• Innate Immune Sensors of HIV and SIV
      • SIV Infection and Cellular Innate Immunity
      • Physical and Mucosal Immune Barriers in SIV Infection
      • Innate Immunity as a Driver of Immunopathogenesis in HIV/SIV Infection
      • In vivo Manipulation of the Innate Immune System in NHPS
      • Conclusions
    • Chapter 9. Humoral Immune Responses in SIV Infection of Sooty Mangabeys: Implications for HIV-1 Pathogenesis and Vaccine Design
      • A Brief History of Simian Immunodeficiency Virus Infection of Sooty Mangabeys
      • Preservation of Germinal Center Function
      • B-Cell Responses in SIVsm
      • Antibody Responses in Sooty Mangabeys
      • Comparative Studies of HIV-1 and SIVsm/HIV-2 Antibody Responses
      • Antibody Neutralization of SIVsm Envs
      • Biological Properties of HIV-1- and SIVsm-Derived Envs
      • Evolutionary Pathways of SIVsm Envs
      • Conclusions
    • Chapter 10. Cellular Immune Responses in Natural and Non-natural Hosts of Simian Immunodeficiency Virus Infection
      • Introduction
      • Cellular Immunity and Immune Control in Natural Hosts of SIV Infection
      • T Lymphocytes
      • Virus-Specific Cellular Immune Responses
      • In vivo CD8+ Depletion Studies
      • Role of Innate T cell-Mediated Immunity in Natural Hosts
      • Regulatory T Cells
      • Th17 Cells
      • γδ T Cells
      • Natural Killer T Cells
      • Double-Negative T Cells
      • Conclusions
    • Chapter 11. Lack of Chronic Immune Activation During Natural Host SIV Infection
      • Introduction
      • CD4 T cells
      • Natural Killer T cells, γδ T cells, and Double-Negative T cells
      • Plasmacytoid dendritic cells
      • Cells that promote inflammation: neutrophils, myeloid dendritic cells, monocytes/macrophages
      • Implications of these studies
    • Chapter 12. Distinct Cellular Targets of SIV Infection in Natural and Non-natural Hosts of SIV
      • Introduction
      • CD4 T-CELL Subsets
      • Cellular Targets of SIV Infection
      • Macrophages as Targets of SIV Infection
      • Conclusion
    • Chapter 13. SIV Transmission in Natural Hosts
      • Introduction
      • Evidence Supporting Paucity of MTIT in the Natural Hosts of SIV
    • Chapter 14. Immunogenetics of NK Cell Receptors and MHC Class I Ligands in Non-human Primates
      • General Aspects of the Major Histocompatibility Complex
      • The MHC of Macaque Species
      • The Leukocyte Receptor Complex
      • The Natural Killer Complex
      • Association of MHC and LRC with Infectious Diseases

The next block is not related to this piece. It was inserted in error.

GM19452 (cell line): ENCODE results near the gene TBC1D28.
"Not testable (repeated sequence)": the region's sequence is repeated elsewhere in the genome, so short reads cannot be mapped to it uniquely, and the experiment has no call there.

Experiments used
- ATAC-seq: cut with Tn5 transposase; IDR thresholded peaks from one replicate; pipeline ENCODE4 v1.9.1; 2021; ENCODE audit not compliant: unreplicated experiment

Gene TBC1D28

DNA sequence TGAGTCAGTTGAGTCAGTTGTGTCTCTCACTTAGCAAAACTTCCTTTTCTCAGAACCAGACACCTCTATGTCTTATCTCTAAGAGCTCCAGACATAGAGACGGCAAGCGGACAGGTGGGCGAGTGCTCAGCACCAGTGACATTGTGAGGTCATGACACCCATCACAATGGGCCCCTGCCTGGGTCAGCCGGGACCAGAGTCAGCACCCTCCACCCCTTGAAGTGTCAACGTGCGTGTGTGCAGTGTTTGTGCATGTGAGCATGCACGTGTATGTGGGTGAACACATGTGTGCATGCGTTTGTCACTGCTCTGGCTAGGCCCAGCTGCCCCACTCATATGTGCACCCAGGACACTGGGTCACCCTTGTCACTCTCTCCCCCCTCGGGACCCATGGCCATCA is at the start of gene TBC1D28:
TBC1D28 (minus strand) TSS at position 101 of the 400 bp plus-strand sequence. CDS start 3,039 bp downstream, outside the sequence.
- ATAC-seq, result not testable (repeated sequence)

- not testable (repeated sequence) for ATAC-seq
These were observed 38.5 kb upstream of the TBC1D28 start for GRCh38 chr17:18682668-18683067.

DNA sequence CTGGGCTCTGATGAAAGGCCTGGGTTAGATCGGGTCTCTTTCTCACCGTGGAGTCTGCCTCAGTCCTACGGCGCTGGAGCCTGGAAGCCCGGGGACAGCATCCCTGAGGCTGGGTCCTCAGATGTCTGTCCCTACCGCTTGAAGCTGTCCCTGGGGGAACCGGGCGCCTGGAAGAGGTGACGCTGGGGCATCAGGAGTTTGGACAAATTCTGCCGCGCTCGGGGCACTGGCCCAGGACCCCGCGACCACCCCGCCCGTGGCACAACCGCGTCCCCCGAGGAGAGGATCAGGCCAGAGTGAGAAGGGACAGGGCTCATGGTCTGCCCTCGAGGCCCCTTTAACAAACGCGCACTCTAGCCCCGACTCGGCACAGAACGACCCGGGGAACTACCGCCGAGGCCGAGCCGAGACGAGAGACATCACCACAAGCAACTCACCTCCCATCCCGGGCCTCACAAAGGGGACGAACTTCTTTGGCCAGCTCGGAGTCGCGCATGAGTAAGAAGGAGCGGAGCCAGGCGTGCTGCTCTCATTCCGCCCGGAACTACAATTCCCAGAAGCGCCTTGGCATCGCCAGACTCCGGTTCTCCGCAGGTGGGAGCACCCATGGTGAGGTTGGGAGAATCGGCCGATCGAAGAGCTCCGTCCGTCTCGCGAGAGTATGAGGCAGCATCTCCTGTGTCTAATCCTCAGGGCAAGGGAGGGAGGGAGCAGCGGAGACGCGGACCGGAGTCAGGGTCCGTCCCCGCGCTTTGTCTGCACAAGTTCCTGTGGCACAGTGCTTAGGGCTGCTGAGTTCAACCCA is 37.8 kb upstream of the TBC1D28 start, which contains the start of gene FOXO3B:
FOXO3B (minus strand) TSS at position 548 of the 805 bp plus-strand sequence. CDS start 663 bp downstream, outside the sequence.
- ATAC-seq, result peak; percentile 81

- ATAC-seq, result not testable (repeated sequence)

• Chapter 15. The Different Modes of Resistance to AIDS: Lessons from HIV/SIV Controllers and SIV Natural Hosts
      • Introduction: The Many Ways to Resist AIDS
      • Viral Parameters in HIV/SIV Control
      • Cellular Responses in HIV/SIV Control
      • Humoral Response in HIV/SIV Control
      • Immune Activation in HIV/SIV Control
      • Target Cells in HIV/SIV Control
    • Chapter 16. Humans Resembling Natural Hosts of SIV
      • Introduction
      • Resistance and Tolerance
      • Patterns of Human Disease
      • Exposed Noninfected Individuals
      • The Case of HIV-2 Infection
      • Conclusions
    • Epilogue 1. Final Remarks: What Have We Learned from Natural Simian Immunodeficiency Virus Hosts that Can Help HIV-Infected Humans?
    • Glossary
    • Index
    • Color Plates

Product details

  • No. of pages: 400
  • Language: English
  • Copyright: © Elsevier 2014
  • Published: July 4, 2014
  • Imprint: Elsevier
  • eBook ISBN: 9780124051676
  • Hardcover ISBN: 9780124047341

About the Editors

Aftab Ansari

Aftab Ansari, Ph.D.

Dr. Aftab A. Ansari, Professor, Department of Pathology and Laboratory Medicine, Room 2309 WMB, Emory University School of Medicine, 101 Woodruff Circle, Atlanta, GA 30322, USA

Ph.D., University of Arizona, Tucson, Arizona, 1970

M.S., University of California, Los Angeles, CA, 1967

M.S., University of Karachi, Karachi, Pakistan, 1963

B.S., University of Karachi, Karachi, Pakistan, 1961

1981-present Senior Consultant, Naval Medical Research and Development Command, Bethesda, Maryland

1985-Present Professor, Department of Pathology and Laboratory Medicine, Emory University

1999-present Scientific Advisor, U.S. Naval Medical Research Unit #2, Jakarta, Indonesia.

2002-present Scientific Advisory Board, One World Health, San Francisco, CA.

2001-2008 Scientific Advisory Board, Lipid Sciences, Inc. Pleasanton, CA.

2005-present Scientific External Advisory Board member, CAHDR, Meharry Medical College,

Nashville, TN

2008-present Scientific Advisory Board, SMART Technologies, Inc., Rehovot, Israel

2007-present Member, FDA Expert Panel, FDA Center for Devices and Radiological Health

(CDRH), SGE, Deptt. Of Health & Human Services, Immunology Devices Panel

Affiliations and Expertise

Emory University & Yerkes National Primate Research Center, Atlanta, GA, USA

Guido Silvestri

Professor Pathology and Laboratory Medicine, Emory University, Atlanta, GA, USA

Chief, Division of Microbiology and Immunology, Yerkes National Primate Research Center

Georgia Research Alliance Eminent Scholar in Comparative Pathology, Emory University

Affiliations and Expertise

Emory University and Yerkes National Primate Research Center, Atlanta, GA, USA